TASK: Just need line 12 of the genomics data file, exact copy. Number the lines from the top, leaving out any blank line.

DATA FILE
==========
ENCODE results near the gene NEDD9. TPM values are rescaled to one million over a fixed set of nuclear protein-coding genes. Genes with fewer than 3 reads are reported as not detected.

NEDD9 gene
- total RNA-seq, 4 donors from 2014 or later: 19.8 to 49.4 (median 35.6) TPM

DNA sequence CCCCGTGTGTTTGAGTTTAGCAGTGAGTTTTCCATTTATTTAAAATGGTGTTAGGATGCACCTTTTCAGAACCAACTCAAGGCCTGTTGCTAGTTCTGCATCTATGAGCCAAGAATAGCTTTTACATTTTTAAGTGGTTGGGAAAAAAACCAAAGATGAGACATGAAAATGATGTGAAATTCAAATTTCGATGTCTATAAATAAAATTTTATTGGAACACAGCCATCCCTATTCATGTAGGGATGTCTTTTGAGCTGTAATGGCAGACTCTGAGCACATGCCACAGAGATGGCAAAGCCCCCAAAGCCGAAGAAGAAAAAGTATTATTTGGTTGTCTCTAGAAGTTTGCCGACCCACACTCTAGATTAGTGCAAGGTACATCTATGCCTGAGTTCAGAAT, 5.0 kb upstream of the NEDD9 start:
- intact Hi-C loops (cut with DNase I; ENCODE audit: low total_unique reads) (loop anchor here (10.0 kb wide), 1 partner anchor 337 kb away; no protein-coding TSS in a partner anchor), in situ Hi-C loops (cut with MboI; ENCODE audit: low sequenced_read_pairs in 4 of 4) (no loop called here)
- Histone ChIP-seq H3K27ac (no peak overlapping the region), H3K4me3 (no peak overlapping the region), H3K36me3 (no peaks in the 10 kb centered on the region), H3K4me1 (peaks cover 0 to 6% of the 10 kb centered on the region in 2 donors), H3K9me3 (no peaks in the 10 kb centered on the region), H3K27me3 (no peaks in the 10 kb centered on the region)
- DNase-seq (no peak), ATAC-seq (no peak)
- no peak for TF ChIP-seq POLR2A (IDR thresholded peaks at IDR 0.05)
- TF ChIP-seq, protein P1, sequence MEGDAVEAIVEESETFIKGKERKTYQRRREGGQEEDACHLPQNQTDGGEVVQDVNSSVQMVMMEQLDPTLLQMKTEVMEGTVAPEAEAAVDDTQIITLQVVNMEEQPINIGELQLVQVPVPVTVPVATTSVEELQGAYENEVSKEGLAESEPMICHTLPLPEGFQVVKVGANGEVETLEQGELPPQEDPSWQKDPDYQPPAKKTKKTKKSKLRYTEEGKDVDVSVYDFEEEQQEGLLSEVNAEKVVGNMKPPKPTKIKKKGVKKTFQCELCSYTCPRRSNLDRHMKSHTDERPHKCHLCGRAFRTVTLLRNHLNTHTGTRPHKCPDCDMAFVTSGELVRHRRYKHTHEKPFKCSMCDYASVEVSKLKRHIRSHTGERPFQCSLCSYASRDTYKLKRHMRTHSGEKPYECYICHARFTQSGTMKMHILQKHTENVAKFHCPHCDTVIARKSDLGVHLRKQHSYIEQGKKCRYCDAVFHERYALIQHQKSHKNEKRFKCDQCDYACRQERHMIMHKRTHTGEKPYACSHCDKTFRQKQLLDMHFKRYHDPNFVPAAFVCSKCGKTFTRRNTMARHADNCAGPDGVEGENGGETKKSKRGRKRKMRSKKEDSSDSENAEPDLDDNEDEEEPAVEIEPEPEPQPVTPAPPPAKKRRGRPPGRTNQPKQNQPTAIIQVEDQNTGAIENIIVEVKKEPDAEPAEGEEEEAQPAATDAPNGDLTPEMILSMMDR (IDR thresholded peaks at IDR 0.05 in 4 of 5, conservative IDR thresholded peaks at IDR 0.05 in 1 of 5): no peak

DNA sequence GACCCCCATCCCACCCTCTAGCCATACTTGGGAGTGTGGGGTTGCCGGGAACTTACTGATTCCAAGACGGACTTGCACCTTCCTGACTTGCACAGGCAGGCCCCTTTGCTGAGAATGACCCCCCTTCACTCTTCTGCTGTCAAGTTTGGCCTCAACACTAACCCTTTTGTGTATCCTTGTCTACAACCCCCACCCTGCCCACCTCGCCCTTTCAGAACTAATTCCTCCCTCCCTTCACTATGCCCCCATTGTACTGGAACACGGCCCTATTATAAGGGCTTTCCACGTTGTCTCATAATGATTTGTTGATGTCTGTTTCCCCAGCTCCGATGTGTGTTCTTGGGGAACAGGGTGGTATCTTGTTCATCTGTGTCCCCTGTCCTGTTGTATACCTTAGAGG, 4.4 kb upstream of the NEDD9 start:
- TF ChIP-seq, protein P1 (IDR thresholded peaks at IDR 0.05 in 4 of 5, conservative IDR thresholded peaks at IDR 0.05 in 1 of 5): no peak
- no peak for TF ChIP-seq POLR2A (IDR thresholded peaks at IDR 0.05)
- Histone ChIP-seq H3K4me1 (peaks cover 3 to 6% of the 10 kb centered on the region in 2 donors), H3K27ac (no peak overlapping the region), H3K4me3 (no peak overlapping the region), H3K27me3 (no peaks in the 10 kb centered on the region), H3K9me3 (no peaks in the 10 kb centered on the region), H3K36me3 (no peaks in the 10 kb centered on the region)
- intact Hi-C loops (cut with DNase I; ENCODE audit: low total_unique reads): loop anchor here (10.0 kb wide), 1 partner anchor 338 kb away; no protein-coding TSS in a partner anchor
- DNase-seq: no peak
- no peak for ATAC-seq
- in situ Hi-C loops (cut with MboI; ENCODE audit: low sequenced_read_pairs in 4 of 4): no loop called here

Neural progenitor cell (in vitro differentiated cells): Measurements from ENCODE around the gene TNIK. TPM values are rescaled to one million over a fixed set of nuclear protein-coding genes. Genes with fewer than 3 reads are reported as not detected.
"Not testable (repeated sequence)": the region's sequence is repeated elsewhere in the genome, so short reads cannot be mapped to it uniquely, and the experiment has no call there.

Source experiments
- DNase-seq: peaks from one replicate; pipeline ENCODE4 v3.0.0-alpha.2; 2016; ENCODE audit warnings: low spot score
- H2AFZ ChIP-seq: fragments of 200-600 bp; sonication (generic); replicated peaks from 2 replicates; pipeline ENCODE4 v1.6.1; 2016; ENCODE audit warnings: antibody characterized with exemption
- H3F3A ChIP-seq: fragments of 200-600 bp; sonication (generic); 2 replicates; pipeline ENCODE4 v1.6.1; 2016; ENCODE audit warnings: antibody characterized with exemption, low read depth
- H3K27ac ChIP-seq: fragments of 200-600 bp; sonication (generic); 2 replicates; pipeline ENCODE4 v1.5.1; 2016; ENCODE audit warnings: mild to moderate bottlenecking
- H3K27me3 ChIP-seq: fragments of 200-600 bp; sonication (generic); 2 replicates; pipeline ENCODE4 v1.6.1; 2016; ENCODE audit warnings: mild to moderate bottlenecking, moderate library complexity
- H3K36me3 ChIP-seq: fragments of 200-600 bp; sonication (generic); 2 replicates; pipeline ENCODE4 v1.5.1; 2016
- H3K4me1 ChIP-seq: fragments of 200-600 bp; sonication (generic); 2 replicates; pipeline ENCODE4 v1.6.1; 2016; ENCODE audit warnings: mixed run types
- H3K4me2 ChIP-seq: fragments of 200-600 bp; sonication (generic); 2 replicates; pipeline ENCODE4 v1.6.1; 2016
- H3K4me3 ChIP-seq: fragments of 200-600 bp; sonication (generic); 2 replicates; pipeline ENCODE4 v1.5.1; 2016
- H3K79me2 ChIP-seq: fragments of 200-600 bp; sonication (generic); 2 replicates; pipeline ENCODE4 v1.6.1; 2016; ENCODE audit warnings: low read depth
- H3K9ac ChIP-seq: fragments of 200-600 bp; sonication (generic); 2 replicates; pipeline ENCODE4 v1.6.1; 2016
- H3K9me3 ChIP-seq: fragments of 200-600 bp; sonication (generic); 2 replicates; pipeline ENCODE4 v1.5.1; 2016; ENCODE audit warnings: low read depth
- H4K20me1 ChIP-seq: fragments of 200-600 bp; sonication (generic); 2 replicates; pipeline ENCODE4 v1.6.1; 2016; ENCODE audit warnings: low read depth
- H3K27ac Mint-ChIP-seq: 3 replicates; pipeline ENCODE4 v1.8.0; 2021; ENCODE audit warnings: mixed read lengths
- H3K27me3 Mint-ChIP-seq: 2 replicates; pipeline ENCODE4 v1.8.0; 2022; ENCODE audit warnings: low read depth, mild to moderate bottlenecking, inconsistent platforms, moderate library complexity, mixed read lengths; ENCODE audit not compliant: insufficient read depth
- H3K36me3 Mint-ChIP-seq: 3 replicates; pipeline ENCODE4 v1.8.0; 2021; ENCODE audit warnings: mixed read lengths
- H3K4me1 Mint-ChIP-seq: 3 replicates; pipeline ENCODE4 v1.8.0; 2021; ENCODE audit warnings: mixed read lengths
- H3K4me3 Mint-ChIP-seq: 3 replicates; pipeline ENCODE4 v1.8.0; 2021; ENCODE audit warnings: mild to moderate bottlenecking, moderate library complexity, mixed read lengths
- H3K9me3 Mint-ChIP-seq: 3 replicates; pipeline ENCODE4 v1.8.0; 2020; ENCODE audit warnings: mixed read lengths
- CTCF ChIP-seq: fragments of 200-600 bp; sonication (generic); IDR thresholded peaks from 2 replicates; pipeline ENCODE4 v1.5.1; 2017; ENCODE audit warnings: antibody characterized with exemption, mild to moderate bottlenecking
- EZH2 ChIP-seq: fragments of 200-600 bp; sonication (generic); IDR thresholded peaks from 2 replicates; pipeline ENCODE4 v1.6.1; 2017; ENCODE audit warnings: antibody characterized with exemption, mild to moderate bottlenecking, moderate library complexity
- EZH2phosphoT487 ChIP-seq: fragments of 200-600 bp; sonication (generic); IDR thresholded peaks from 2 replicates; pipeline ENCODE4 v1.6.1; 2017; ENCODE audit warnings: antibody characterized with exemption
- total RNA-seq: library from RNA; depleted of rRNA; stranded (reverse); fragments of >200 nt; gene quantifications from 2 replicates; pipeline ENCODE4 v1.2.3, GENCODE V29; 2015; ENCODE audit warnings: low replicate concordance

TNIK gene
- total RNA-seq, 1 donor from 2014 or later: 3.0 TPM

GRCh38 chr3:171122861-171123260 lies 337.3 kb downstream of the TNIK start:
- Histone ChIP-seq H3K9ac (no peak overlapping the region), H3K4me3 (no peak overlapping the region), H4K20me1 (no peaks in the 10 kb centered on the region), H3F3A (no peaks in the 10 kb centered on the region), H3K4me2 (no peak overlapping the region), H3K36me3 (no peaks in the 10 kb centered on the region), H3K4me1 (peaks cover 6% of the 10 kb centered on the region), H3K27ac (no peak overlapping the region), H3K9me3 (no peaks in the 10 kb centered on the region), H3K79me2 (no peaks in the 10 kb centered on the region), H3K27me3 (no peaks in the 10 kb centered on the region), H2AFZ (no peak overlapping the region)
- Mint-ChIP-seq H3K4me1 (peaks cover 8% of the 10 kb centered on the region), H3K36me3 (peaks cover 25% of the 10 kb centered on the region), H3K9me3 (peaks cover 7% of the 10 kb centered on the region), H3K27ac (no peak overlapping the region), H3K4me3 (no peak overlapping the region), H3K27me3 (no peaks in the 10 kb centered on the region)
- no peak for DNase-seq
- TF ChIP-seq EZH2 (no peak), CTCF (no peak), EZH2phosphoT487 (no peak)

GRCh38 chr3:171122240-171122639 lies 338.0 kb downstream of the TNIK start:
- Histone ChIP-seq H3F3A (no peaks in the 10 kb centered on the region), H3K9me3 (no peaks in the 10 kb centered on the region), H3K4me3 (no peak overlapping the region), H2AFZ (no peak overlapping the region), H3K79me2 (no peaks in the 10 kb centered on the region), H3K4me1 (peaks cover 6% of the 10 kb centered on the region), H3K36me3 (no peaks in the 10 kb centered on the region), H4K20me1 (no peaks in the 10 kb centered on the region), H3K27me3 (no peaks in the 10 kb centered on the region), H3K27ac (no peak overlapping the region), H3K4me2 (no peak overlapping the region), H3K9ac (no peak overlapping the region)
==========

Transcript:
- no peak for TF ChIP-seq POLR2A (IDR thresholded peaks at IDR 0.05)